The prime minister said that she expects the Commonwealth realm would eventually become a republic, but there were more “pressing issues” for her administration to work on.
Ms Ardern also announced on Monday that the island nation will commemorate the death of its “much-loved sovereign” Elizabeth II with a one-off public holiday and memorial service on Monday 26 September.
Asked about what the Queen’s death means for New Zealand’s own relationship with the monarchy, Ms Ardern told reporters in Wellington: “There’s been a debate, probably for a number of years.”
The prime minister added: “It’s just the pace, and how widely that debate is occurring. I’ve made my view plain many times. I do believe that (being a republic) is where New Zealand will head, in time. I believe it is likely to occur in my lifetime.”
“This is a large, significant debate. I don’t think it’s one that would or should occur quickly.”
Ms Ardern had earlier said she believed that New Zealand would ditch the monarchy eventually but there wasn’t a sense of “urgency” from the public to make it happen.
New Zealand is one of the 14 former colonies where the British monarch remains the head of state, and is represented by a ceremonial governor-general.
The country’s parliament is expected to pass legislation this week to implement the public holiday, which will be known as “Queen Elizabeth II Memorial Day”.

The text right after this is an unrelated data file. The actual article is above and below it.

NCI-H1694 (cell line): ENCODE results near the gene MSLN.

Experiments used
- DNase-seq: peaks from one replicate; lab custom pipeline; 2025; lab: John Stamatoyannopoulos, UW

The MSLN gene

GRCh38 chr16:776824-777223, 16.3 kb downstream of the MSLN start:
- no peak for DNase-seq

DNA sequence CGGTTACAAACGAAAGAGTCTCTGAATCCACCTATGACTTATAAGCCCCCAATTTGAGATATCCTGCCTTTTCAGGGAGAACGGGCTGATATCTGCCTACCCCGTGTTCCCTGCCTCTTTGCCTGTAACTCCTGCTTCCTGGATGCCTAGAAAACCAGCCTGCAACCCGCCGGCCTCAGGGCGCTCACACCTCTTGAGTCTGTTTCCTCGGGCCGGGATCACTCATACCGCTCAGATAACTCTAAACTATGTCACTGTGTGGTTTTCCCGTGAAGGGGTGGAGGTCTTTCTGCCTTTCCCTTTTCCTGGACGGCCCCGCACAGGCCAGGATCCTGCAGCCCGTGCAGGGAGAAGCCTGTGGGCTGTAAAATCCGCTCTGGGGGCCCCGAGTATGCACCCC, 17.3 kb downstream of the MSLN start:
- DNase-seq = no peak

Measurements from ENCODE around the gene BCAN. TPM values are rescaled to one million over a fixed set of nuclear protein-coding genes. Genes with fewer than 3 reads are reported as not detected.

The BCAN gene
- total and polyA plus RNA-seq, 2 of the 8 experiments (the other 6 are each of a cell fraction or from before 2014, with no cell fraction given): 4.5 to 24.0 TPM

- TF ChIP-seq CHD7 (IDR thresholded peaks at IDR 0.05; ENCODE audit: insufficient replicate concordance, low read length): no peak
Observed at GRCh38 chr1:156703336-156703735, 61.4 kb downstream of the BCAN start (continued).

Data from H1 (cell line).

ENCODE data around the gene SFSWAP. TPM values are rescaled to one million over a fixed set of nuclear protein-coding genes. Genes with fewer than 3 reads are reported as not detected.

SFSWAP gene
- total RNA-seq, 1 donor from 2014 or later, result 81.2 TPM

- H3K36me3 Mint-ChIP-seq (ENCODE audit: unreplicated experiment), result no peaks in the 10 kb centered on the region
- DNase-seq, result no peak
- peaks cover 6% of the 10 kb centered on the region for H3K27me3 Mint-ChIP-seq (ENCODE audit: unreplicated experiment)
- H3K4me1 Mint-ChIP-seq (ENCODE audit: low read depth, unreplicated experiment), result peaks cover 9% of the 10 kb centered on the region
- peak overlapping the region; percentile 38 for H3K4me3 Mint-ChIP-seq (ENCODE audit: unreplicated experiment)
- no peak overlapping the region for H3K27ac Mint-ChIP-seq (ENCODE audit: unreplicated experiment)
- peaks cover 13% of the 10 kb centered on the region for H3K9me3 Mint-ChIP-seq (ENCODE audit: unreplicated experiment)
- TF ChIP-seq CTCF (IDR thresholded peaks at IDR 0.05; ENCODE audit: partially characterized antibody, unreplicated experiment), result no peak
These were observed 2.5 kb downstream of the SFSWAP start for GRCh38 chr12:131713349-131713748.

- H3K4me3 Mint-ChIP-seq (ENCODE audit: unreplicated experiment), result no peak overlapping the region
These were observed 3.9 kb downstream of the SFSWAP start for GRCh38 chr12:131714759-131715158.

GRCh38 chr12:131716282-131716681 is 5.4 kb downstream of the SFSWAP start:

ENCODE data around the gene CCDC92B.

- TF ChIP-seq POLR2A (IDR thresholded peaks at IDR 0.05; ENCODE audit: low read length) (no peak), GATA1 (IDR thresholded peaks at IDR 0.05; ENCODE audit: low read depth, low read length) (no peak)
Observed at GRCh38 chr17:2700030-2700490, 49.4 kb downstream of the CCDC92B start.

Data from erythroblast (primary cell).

New Zealand will observe a state memorial service for the Queen at St Paul’s Cathedral in the capital Wellington on that day. The event will be televised for the public, the prime minister said.
Calling the Queen an extraordinary person, Ms Arden said: “As New Zealand’s Queen and much-loved sovereign for over 70 years, it is appropriate that we mark her life of dedicated public service with a state memorial service and a one-off public holiday.”
The prime minister added that the public holiday would provide an opportunity for Kiwis to mark her death and celebrate her life.
The Queen died at Balmoral, Scotland on Thursday afternoon aged 96 after serving for 70 years as Britain’s head of the state, the longest-reigning monarch in the country’s history.
“The decision to hold a one-off Public Holiday in the Queen’s honour is also in line with similar holidays in the UK and Australia, and is in keeping with what is an historic event,” Ms Ardern said.
The UK’s bank holiday will be held on Monday 19 September, on the day of the Queen’s state funeral. Australia announced its own public holiday for 22 September.
Ms Ardern confirmed she will travel to London on Wednesday with governor-general Dame Cindy Kiro, in time to attend the Queen’s funeral.
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